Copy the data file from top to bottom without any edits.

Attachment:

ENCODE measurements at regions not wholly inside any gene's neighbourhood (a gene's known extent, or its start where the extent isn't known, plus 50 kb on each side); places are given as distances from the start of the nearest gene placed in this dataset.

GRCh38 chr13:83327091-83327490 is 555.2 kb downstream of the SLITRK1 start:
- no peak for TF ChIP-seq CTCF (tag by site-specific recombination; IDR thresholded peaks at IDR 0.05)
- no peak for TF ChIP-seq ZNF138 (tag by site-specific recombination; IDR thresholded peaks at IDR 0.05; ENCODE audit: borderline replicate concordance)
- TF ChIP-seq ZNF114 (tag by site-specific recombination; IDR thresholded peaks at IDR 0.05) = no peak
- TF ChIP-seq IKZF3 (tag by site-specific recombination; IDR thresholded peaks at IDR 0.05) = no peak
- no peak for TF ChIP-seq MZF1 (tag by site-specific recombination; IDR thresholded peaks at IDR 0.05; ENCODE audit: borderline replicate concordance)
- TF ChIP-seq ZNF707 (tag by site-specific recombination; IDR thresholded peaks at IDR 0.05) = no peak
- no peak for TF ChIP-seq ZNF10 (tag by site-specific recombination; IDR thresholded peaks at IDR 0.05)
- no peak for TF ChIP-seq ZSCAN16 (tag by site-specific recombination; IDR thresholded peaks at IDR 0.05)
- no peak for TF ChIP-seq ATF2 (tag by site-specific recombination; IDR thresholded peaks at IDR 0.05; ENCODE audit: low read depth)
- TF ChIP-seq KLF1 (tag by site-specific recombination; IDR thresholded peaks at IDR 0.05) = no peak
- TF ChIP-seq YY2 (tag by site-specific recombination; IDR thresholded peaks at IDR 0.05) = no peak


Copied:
ENCODE measurements at regions not wholly inside any gene's neighbourhood (a gene's known extent, or its start where the extent isn't known, plus 50 kb on each side); places are given as distances from the start of the nearest gene placed in this dataset.

GRCh38 chr13:83327091-83327490 is 555.2 kb downstream of the SLITRK1 start:
- no peak for TF ChIP-seq CTCF (tag by site-specific recombination; IDR thresholded peaks at IDR 0.05)
- no peak for TF ChIP-seq ZNF138 (tag by site-specific recombination; IDR thresholded peaks at IDR 0.05; ENCODE audit: borderline replicate concordance)
- TF ChIP-seq ZNF114 (tag by site-specific recombination; IDR thresholded peaks at IDR 0.05) = no peak
- TF ChIP-seq IKZF3 (tag by site-specific recombination; IDR thresholded peaks at IDR 0.05) = no peak
- no peak for TF ChIP-seq MZF1 (tag by site-specific recombination; IDR thresholded peaks at IDR 0.05; ENCODE audit: borderline replicate concordance)
- TF ChIP-seq ZNF707 (tag by site-specific recombination; IDR thresholded peaks at IDR 0.05) = no peak
- no peak for TF ChIP-seq ZNF10 (tag by site-specific recombination; IDR thresholded peaks at IDR 0.05)
- no peak for TF ChIP-seq ZSCAN16 (tag by site-specific recombination; IDR thresholded peaks at IDR 0.05)
- no peak for TF ChIP-seq ATF2 (tag by site-specific recombination; IDR thresholded peaks at IDR 0.05; ENCODE audit: low read depth)
- TF ChIP-seq KLF1 (tag by site-specific recombination; IDR thresholded peaks at IDR 0.05) = no peak
- TF ChIP-seq YY2 (tag by site-specific recombination; IDR thresholded peaks at IDR 0.05) = no peak